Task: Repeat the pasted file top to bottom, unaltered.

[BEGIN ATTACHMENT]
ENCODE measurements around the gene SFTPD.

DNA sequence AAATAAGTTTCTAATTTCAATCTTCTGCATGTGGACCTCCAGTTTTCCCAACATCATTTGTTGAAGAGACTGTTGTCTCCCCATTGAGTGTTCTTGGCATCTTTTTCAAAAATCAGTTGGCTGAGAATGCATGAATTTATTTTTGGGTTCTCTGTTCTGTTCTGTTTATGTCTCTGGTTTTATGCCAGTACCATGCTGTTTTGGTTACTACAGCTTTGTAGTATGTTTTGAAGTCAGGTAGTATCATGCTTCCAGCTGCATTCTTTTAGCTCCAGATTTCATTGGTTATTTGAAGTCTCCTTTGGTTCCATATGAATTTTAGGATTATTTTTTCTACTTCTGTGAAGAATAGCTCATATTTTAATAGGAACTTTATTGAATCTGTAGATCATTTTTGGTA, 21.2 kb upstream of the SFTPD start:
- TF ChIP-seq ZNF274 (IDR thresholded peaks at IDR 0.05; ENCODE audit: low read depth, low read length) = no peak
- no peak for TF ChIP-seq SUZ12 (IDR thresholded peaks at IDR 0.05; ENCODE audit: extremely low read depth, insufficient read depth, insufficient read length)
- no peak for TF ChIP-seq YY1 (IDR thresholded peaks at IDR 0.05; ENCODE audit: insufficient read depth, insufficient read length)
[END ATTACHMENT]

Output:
ENCODE measurements around the gene SFTPD.

DNA sequence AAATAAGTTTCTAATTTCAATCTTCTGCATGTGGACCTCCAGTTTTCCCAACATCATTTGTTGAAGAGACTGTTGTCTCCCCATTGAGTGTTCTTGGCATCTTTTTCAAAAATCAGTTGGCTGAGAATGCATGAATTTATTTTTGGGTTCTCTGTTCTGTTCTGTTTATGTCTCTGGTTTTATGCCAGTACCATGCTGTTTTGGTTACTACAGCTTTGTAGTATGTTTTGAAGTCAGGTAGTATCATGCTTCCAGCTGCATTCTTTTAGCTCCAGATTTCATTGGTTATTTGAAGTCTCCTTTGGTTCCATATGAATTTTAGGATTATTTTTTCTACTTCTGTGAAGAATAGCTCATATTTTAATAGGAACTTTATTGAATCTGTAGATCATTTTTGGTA, 21.2 kb upstream of the SFTPD start:
- TF ChIP-seq ZNF274 (IDR thresholded peaks at IDR 0.05; ENCODE audit: low read depth, low read length) = no peak
- no peak for TF ChIP-seq SUZ12 (IDR thresholded peaks at IDR 0.05; ENCODE audit: extremely low read depth, insufficient read depth, insufficient read length)
- no peak for TF ChIP-seq YY1 (IDR thresholded peaks at IDR 0.05; ENCODE audit: insufficient read depth, insufficient read length)